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Three lessons on how to improve project success rates

A blackboard showing the numbers 1, 2 and 3 written in sequence

As mentioned in my previous blog, the 2013 KPMG project management survey makes sobering reading for New Zealand organisations on their approach to project management.

One of the more concerning results from the survey shows that Kiwi organisations don’t appear to be doing any better at capturing the business value of their projects compared with those surveyed in the last survey in 2010.

According to the report, only a third of all projects delivered the desired outcome. Considering that the average reported spend per project is around $15 million, that equates to what KPMG rightly calls a staggering waste of resources.

So what can Kiwi organisations learn from this report to improve their project success rate? Here are the top three lessons I believe we can take from the result:

  1. Employ good project practices
  2. Get serious about benefits realisation
  3. Empower the PMO

I’ll explore each of these in more detail below.

Employ good project practices

One important lesson from this report is reflected in the first key finding of the report – ‘Good practices’ correlate to project success.

According to KPMG’s findings 90% of organisations that consistently delivered projects successfully would ‘always’ or ‘often’ use a project management methodology.

It lists the following practices as particularly important to increased project success rates:

  • Consistent application of a suitable methodology throughout the lifecycle of the project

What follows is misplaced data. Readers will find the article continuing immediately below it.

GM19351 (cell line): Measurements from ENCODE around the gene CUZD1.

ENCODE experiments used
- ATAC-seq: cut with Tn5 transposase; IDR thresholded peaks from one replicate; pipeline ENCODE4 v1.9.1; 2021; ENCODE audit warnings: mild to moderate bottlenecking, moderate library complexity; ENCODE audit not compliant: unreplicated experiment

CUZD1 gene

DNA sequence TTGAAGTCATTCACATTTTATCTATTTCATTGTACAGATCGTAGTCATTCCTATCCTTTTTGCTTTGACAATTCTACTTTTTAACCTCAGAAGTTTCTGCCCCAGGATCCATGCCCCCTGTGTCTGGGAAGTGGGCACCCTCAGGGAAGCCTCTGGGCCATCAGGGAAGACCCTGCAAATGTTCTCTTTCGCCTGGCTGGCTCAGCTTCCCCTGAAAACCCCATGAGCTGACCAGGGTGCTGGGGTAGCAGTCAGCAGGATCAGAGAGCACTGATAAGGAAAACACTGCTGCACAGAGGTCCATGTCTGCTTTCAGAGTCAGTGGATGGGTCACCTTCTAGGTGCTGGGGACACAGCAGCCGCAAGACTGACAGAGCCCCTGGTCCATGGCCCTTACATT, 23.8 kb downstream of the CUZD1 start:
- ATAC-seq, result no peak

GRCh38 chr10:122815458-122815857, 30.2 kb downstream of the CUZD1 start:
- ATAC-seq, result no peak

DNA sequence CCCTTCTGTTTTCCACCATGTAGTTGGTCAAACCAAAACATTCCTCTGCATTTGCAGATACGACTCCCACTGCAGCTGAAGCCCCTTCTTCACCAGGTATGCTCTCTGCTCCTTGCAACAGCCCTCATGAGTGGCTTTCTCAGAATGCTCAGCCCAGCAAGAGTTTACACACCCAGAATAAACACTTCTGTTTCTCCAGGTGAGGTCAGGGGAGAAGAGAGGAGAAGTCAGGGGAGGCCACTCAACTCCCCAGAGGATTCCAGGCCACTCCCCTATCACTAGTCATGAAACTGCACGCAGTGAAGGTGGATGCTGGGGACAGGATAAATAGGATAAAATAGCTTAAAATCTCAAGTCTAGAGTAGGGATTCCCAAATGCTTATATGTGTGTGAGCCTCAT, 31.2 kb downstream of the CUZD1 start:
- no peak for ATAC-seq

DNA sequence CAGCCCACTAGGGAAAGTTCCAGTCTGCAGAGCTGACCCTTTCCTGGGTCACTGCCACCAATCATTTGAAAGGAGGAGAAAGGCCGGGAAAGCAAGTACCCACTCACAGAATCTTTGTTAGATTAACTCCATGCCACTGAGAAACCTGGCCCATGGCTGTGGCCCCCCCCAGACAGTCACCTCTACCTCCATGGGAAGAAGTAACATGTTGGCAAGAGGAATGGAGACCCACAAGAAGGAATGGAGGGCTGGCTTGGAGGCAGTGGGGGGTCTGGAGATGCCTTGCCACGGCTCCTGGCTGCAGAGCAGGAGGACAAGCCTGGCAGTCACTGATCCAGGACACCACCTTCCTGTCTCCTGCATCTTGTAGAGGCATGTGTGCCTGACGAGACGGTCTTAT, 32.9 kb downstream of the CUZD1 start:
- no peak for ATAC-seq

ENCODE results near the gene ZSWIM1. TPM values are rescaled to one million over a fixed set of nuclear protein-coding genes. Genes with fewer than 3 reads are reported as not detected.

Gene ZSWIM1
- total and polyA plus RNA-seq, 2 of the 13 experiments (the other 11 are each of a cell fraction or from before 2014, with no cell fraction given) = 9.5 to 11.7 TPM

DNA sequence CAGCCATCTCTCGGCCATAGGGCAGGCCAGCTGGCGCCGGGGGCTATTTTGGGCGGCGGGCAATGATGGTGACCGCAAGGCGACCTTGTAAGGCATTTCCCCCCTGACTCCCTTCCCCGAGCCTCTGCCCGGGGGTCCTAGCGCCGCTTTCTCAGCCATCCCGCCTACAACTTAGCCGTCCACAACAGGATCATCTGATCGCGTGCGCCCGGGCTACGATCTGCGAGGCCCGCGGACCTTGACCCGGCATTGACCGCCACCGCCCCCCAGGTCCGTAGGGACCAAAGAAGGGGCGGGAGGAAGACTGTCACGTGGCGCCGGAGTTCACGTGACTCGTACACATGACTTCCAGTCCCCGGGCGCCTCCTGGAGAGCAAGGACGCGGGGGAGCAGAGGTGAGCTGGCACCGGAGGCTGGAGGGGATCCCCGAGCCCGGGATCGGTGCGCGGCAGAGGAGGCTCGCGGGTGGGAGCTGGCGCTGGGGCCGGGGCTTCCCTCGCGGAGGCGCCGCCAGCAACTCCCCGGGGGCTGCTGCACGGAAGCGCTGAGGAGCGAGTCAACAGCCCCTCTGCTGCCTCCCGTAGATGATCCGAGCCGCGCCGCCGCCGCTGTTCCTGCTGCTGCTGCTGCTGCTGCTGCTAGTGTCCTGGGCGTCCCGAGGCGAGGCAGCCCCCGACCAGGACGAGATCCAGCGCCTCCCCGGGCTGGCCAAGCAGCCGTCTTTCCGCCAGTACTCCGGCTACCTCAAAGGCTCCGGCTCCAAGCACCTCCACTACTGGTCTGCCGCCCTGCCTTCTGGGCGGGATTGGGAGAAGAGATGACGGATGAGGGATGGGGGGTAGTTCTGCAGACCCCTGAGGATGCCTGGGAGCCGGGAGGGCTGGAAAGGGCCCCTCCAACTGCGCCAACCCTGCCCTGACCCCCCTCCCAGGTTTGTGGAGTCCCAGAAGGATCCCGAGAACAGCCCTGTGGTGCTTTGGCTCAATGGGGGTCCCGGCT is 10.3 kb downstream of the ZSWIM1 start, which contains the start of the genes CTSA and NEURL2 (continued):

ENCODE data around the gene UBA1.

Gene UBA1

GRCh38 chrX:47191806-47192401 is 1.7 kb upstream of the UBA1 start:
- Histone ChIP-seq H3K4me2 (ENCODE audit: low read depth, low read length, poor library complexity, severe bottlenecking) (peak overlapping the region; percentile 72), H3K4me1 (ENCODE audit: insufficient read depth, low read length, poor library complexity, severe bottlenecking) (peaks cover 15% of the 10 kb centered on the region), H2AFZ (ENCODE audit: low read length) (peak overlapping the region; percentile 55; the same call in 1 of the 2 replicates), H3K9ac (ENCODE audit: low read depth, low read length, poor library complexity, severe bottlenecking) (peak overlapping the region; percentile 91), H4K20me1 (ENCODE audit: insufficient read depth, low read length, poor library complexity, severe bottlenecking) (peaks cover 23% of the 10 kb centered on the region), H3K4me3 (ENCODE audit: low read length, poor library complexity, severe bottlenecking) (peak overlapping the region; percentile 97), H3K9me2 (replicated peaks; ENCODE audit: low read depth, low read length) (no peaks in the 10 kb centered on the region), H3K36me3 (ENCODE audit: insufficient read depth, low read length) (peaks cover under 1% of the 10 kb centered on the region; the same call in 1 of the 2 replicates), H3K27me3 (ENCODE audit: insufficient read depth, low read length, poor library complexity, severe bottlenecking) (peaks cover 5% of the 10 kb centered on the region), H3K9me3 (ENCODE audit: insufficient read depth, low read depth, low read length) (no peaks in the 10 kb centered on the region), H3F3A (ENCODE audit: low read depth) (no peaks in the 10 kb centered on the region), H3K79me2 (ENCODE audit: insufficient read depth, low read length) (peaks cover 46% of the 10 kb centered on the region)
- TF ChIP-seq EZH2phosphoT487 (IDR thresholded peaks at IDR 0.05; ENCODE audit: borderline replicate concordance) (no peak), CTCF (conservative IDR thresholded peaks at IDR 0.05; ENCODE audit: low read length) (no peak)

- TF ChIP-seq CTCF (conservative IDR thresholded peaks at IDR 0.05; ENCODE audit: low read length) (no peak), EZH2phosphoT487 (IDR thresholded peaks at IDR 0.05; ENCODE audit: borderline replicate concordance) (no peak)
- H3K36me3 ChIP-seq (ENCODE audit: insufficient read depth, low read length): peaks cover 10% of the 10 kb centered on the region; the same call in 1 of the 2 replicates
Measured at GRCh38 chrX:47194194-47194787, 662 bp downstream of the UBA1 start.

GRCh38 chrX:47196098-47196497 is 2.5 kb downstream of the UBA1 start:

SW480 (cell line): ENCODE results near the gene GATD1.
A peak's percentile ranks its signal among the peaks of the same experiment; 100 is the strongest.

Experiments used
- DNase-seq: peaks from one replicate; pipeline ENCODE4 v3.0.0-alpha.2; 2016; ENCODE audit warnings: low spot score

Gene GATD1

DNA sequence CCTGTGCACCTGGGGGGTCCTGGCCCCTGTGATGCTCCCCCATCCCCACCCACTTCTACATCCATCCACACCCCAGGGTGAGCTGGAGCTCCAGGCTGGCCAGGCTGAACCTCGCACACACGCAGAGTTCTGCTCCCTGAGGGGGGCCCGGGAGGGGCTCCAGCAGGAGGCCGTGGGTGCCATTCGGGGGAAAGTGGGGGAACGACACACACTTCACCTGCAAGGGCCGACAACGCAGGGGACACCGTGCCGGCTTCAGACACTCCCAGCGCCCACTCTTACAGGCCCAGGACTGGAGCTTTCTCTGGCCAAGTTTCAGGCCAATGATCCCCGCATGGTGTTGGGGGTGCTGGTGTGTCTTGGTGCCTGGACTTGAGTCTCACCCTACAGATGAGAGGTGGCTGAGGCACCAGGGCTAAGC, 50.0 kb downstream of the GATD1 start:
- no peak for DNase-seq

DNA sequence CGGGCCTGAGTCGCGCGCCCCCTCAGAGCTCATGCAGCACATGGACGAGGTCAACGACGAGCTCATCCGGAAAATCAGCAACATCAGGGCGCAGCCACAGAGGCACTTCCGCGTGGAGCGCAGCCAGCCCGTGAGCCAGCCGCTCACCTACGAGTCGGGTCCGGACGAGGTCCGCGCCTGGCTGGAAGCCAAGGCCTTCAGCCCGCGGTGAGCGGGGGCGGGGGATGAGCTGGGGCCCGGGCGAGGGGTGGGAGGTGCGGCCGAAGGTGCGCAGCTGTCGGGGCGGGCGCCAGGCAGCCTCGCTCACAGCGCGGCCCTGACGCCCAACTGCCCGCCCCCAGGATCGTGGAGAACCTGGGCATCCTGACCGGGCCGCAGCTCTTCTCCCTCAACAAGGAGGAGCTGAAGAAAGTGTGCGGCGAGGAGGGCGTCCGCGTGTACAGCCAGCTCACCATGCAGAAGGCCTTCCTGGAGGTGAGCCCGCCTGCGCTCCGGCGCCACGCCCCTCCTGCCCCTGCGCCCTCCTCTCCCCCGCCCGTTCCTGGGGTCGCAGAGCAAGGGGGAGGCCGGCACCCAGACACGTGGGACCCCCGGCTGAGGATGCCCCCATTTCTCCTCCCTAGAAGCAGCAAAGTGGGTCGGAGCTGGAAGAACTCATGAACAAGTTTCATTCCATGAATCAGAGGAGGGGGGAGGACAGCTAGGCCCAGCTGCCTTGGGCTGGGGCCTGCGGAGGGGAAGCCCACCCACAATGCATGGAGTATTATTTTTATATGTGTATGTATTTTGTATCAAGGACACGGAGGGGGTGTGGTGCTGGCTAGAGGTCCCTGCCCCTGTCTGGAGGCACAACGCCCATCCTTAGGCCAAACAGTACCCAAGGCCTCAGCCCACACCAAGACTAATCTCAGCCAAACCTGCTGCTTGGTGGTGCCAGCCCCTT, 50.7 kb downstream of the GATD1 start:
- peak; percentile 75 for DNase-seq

• Effective project risk management
  • Use of a project management office (PMO)
  • Use of programme and/or portfolio-management techniques, in addition to project management
  • Ensuring that projects are supported by a high-quality business case, and tracking the associated benefits.

As a checklist on how to ensure a successful project this is a pretty decent list!

Get serious about benefits realisation

The study also found the project success rates of organisations with formal benefits measurement and realisation processes in place are higher than those who don’t. This applied to all three standard measures of project success – time, budget and stated deliverables.

In 2012, 51% of respondents in the survey reported they had some form of formal benefits measurement and realisation process in place – up from 36% in 2010.

This is an encouraging trend. And with project management tools, such as Psoda, that make it easy to set and track progress toward goals, there is little excuse for more organisations not following formal benefits measurement and realisation processes.

Empower the PMO

Another key lesson is the importance of the PMO.

The study shows organisations that have PMO and follow proper practices delivered better results than those that don’t. It is a key function of the PMO to ensure projects succeed.

However, as argued in my previous blog, PMOs need to do more to clearly demonstrate the true value they deliver to the business, as opposed to just policing processes.

KPMG recommends a number of strategies that PMOs can adopt to help them reinforce their role within the organisation. These include:

  • Use a standard language
  • Educate broadly, then deeply
  • Collect data rigorously

A final lesson we can learn from the survey results is to heed KPMG’s warning that the findings in this report is a wake-up call for New Zealand organisations.

At Psoda, we support KPMG’s advice that boards, shareholders and taxpayers should challenge organisations to ‘raise their game’ in project, programme and portfolio management, so that the full potential of investment in projects can be realised.

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